Russia's use of newly-produced landmines in Ukraine poses the greatest challenge to the landmark Mine Ban Treaty struck 25 years ago, a monitor said Thursday.
Moscow has developed new anti-personnel mines and used ones made as recently as 2021 in Ukraine, the Landmine Monitor said.
The monitor's annual report identified 277 civilian casualties of mines and explosives in Ukraine in the first nine months of 2022 -- a near fivefold rise on the 58 in 2021.
"At least seven types of anti-personnel mines have been used by Russian forces in Ukraine since Russia invaded the country on February 24," it said.
The monitor said it had confirmed evidence that Russian troops had planted "victim-activated booby-traps and improvised explosive devices in Ukraine... prior to retreating and abandoning their positions".
"Scatterable mines" appear to have been used in several regions, it said.
The report said the use of landmines by Russia -- and by Myanmar -- marred the 25th anniversary of the Mine Ban Treaty, the pioneering accord struck in 1997 in Ottawa.
A total of 164 countries are bound by the ban treaty and have jointly destroyed more than 55 million stockpiled anti-personnel mines.
Russia is not a signatory to the Mine Ban Treaty, while Ukraine is.
"This is the first time that a country that has signed up to the Mine Ban Treaty has faced the use of mines on its territory by another country. That's a big setback for the landmine treaty," said one of the report's editors Mary Wareham, the arms advocacy director at Human Rights Watch.
"Anti-personnel landmines are unacceptable weapons that should not be used under any circumstances," she told a press conference.
Ukraine has been asked to respond to allegations that it has used some of its 3.3 million stockpile of landmines -- which should have been destroyed -- since the Russian invasion.
The report said the "greatest challenge" to the emerging norm against landmines "can be seen in new use".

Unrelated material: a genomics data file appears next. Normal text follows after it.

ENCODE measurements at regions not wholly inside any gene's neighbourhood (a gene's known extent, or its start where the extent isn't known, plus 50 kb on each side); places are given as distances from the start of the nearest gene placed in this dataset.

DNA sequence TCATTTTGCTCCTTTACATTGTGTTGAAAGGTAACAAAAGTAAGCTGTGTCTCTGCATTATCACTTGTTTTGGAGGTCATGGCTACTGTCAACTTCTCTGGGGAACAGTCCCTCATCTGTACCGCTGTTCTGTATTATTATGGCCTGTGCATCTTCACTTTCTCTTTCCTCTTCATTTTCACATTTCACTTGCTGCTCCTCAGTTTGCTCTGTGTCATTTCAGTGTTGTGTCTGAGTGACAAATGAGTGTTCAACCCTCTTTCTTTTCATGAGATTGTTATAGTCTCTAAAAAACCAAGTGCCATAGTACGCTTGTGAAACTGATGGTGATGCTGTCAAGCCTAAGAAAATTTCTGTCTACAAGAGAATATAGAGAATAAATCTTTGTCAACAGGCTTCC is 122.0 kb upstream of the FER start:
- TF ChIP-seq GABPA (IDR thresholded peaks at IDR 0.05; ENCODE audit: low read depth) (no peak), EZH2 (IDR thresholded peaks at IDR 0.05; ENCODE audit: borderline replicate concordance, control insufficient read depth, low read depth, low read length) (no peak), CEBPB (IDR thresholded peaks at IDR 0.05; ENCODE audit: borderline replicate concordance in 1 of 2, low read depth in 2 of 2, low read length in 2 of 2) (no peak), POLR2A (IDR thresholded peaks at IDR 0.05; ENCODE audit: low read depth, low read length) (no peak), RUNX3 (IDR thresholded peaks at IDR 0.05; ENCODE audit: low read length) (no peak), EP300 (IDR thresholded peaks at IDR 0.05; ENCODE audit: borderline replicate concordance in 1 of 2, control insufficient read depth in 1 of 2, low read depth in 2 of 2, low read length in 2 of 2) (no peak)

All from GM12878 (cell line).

"Landmines continue to kill and injure civilians, destroy livelihoods, deny land use, and disrupt access to essential services in more than 60 countries and territories," it added.
Globally in 2021, at least 5,544 casualties were reported across 50 territories, of which 2,182 were fatal, it said.
The all-time low of 3,456 was registered in 2013.
Syria, Afghanistan worst-hit
Syria witnessed the highest number of casualties in 2021 for the second straight year, at 1,227.
It was closely followed at 1,074 by Afghanistan, which has had more than 1,000 annual casualties for over a decade.
Colombia, Iraq, Mali, Nigeria and Yemen also recorded more than 100 casualties last year.
Where the age, combat status and gender of victims were known, 76 percent of casualties were civilians -- of whom half were children. Males made up 81 percent of the victims.
Besides their use by the armed forces of Russia and Myanmar, landmines were deployed in 2021 by non-state armed groups in the Central African Republic, Colombia, the Democratic Republic of Congo, India and Myanmar.
There are approximately 45 million anti-personnel mines stockpiled worldwide.
Russia has the largest stockpile at 26.5 million, followed by fellow treaty non-signatories Pakistan with an estimated six million, India, China, and the United States, which has three million.
60 territories still mined
Nearly 133 square kilometres (51 square miles) of land were cleared of landmines last year -- more than half of which were in Cambodia and Croatia.
Over 117,000 anti-personnel mines were destroyed, the report said.
But at least 60 territories are still riddled with anti-personnel mines, with only Sri Lanka and Zimbabwe currently seeming on target to meet clearance deadlines.
Assistance for victims was also inadequate, the report said.
"In 2021, healthcare and rehabilitation activities remained under-funded and faced increasing and numerous challenges," it said, adding that global support for demining decreased by seven percent to $598.9 million in 2021.
The 24th annual report was produced by the Landmine and Cluster Munition Monitor, the research and monitoring arm of the International Campaign to Ban Landmines and the Cluster Munition Coalition NGOs.